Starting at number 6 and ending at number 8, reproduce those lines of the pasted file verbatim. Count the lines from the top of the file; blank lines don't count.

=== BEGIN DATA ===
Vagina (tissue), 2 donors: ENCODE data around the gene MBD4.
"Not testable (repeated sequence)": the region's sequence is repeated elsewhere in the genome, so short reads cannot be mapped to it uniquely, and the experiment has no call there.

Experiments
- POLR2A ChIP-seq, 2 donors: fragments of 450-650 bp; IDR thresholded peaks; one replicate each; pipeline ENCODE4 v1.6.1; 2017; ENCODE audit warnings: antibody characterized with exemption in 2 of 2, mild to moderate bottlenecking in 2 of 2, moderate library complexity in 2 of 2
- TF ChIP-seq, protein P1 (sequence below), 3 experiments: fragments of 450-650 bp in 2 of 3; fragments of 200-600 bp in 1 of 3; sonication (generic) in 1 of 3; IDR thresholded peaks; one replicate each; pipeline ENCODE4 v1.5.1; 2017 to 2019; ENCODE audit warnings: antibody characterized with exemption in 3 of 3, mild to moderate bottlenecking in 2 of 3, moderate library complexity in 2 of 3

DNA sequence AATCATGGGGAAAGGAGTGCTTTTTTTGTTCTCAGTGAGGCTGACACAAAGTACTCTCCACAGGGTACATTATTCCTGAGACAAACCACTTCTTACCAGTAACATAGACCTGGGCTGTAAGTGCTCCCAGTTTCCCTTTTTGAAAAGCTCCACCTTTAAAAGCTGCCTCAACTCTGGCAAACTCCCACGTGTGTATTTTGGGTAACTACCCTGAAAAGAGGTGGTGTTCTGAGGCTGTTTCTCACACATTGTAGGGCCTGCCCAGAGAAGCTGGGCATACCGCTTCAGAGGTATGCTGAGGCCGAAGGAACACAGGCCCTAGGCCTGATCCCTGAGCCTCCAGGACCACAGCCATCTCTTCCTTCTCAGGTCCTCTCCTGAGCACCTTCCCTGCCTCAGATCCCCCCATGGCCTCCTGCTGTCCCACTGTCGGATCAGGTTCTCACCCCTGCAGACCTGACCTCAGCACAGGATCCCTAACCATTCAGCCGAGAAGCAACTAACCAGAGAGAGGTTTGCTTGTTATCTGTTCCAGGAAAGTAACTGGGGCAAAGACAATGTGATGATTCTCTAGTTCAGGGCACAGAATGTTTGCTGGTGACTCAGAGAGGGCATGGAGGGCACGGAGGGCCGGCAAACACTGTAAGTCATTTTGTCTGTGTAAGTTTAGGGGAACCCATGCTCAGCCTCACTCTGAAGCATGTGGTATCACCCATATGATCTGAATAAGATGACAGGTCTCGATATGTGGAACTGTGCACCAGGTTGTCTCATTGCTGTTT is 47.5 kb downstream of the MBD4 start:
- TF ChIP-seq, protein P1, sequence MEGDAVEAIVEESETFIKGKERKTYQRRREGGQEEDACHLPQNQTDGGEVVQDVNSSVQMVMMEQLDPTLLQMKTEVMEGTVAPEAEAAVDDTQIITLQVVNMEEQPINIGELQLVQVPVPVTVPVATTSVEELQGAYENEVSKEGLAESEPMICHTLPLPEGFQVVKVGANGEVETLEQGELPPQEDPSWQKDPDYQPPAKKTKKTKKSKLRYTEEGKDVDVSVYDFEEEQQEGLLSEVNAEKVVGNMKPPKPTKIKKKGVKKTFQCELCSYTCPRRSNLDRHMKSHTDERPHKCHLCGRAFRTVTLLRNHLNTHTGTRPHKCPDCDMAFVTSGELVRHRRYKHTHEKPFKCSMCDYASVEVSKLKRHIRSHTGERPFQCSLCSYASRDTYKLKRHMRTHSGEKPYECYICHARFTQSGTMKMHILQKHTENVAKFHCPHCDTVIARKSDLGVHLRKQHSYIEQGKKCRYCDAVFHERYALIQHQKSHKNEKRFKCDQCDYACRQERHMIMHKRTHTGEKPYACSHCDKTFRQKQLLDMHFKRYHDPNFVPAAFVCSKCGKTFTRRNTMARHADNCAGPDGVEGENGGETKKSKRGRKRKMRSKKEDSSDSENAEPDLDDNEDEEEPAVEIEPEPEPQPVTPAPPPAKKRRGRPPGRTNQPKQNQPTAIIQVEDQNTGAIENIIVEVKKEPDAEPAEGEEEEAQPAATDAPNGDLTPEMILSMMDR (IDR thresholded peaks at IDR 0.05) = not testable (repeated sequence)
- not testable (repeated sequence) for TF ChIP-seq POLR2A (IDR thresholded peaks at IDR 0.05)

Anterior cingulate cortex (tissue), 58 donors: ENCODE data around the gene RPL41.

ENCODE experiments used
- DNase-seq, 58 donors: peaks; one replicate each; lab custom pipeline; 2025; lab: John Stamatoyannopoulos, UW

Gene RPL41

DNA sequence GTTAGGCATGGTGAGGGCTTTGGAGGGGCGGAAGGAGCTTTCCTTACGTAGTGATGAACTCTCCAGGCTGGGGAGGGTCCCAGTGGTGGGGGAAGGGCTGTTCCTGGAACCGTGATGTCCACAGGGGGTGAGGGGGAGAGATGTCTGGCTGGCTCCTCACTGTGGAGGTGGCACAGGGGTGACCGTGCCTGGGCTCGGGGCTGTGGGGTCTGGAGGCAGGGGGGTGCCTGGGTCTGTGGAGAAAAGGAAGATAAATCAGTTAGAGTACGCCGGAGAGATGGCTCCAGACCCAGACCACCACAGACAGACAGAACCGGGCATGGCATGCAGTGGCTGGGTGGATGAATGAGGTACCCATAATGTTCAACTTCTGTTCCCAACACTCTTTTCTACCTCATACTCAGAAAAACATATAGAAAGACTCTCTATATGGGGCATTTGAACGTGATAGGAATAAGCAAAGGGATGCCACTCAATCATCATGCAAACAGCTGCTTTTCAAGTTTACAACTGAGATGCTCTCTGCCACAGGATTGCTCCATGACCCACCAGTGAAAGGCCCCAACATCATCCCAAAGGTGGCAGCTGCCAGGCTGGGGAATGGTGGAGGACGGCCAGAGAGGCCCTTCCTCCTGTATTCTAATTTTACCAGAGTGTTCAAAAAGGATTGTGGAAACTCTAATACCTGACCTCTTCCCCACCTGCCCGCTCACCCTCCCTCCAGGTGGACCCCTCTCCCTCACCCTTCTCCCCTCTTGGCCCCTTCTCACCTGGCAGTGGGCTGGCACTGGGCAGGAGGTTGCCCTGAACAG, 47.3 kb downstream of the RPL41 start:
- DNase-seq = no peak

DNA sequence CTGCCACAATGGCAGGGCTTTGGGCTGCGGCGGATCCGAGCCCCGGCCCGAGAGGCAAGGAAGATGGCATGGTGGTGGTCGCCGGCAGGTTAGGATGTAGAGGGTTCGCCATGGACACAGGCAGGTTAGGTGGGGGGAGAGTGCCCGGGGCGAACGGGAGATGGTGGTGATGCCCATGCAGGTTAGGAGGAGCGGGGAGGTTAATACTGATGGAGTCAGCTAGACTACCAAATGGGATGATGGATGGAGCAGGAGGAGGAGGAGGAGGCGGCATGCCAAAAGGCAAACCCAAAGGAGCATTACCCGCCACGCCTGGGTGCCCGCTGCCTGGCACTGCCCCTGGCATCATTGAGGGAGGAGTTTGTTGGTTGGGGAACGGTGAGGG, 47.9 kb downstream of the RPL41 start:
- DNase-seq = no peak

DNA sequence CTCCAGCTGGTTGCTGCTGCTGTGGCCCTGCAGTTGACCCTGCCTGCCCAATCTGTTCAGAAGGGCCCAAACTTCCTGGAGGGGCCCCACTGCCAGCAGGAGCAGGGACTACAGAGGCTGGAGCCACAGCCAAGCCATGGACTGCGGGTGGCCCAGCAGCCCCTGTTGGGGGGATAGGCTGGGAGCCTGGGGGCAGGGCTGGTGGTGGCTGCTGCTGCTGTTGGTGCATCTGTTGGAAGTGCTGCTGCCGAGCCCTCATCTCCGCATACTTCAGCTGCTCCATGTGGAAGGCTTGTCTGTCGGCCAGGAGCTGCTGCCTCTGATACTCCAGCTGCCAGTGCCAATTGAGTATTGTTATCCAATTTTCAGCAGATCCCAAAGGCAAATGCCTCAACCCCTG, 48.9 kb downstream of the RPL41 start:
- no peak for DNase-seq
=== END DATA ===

DNA sequence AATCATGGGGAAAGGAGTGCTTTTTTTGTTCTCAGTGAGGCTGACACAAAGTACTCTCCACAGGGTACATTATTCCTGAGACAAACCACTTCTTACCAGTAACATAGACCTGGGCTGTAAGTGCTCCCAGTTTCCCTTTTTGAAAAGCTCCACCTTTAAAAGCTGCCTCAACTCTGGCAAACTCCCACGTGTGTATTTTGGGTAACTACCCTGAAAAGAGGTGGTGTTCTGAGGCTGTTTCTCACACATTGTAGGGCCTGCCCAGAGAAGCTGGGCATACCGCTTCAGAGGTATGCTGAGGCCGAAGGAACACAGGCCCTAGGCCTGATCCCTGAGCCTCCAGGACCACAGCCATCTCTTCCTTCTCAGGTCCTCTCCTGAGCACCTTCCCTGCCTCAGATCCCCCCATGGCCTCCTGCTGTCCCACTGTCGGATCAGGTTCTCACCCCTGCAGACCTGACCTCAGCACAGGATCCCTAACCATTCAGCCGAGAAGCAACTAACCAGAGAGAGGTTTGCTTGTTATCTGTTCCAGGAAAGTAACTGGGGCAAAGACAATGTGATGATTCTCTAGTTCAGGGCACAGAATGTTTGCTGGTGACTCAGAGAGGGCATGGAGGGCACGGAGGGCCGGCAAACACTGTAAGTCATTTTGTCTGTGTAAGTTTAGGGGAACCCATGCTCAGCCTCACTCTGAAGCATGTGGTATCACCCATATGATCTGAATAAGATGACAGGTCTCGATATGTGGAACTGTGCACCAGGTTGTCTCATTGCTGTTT is 47.5 kb downstream of the MBD4 start:
- TF ChIP-seq, protein P1, sequence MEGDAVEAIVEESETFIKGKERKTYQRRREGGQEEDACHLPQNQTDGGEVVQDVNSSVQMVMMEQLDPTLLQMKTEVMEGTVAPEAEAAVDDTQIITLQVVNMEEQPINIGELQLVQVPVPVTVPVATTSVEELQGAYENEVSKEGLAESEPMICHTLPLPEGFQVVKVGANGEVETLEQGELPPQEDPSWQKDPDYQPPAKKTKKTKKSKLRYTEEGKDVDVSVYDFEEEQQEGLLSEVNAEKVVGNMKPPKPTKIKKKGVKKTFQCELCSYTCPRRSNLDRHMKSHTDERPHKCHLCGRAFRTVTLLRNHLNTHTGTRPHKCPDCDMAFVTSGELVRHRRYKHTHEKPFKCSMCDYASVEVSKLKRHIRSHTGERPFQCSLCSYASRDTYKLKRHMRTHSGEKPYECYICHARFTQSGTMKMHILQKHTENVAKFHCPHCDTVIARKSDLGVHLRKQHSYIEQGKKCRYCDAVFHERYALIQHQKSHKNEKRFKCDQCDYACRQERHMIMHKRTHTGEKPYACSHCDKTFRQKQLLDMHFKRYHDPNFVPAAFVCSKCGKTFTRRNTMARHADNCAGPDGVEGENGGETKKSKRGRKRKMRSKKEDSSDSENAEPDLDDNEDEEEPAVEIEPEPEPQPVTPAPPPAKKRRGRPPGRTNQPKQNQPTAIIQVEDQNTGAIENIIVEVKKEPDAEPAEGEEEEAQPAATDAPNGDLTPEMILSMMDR (IDR thresholded peaks at IDR 0.05) = not testable (repeated sequence)
- not testable (repeated sequence) for TF ChIP-seq POLR2A (IDR thresholded peaks at IDR 0.05)